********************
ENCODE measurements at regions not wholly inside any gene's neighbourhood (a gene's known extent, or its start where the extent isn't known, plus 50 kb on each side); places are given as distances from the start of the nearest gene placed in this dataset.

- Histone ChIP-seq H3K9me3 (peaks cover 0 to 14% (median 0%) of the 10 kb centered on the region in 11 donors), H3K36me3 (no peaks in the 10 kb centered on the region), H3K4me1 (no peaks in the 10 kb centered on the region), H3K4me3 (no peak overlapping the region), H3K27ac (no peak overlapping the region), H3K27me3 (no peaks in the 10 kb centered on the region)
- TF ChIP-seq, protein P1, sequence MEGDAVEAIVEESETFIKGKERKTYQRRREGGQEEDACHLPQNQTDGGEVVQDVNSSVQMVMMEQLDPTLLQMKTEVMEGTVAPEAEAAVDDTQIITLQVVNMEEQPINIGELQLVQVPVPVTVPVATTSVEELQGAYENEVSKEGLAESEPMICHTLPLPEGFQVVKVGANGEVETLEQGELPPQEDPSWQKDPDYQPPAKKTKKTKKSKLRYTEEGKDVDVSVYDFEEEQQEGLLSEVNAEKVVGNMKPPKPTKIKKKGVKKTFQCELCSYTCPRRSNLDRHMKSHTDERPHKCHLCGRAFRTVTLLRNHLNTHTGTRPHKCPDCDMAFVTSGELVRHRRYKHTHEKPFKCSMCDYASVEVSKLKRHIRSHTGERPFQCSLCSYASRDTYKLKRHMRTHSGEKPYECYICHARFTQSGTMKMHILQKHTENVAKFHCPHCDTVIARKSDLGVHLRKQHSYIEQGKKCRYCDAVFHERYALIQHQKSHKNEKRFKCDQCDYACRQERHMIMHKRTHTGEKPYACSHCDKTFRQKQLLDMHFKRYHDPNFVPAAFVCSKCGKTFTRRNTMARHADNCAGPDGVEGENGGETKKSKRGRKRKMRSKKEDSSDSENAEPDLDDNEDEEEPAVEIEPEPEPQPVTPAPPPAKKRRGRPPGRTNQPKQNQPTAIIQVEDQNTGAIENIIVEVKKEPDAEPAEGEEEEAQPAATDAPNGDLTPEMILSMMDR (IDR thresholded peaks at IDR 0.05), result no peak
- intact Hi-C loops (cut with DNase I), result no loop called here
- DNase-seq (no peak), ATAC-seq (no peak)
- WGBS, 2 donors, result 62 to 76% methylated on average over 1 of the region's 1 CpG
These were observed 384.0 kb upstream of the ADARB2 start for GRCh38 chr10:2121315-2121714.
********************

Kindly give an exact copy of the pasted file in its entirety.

ENCODE measurements at regions not wholly inside any gene's neighbourhood (a gene's known extent, or its start where the extent isn't known, plus 50 kb on each side); places are given as distances from the start of the nearest gene placed in this dataset.

- Histone ChIP-seq H3K9me3 (peaks cover 0 to 14% (median 0%) of the 10 kb centered on the region in 11 donors), H3K36me3 (no peaks in the 10 kb centered on the region), H3K4me1 (no peaks in the 10 kb centered on the region), H3K4me3 (no peak overlapping the region), H3K27ac (no peak overlapping the region), H3K27me3 (no peaks in the 10 kb centered on the region)
- TF ChIP-seq, protein P1, sequence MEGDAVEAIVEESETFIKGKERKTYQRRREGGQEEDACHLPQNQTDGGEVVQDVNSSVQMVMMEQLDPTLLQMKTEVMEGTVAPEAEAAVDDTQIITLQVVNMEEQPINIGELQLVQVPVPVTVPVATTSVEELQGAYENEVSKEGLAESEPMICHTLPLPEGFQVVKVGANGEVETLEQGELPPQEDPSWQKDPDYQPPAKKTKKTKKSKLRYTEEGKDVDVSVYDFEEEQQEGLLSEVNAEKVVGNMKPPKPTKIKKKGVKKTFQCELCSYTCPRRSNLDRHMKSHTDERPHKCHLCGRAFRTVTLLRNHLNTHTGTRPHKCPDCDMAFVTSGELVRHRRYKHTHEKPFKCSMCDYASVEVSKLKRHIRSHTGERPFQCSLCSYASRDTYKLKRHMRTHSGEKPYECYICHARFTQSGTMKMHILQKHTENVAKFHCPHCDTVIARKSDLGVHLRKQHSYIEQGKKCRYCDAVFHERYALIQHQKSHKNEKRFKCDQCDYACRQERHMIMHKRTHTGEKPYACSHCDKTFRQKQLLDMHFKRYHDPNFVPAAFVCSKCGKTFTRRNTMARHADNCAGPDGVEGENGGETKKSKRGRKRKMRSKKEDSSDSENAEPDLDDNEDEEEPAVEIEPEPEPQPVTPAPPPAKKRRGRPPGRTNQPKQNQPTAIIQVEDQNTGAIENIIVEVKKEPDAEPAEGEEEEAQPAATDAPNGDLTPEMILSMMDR (IDR thresholded peaks at IDR 0.05), result no peak
- intact Hi-C loops (cut with DNase I), result no loop called here
- DNase-seq (no peak), ATAC-seq (no peak)
- WGBS, 2 donors, result 62 to 76% methylated on average over 1 of the region's 1 CpG
These were observed 384.0 kb upstream of the ADARB2 start for GRCh38 chr10:2121315-2121714.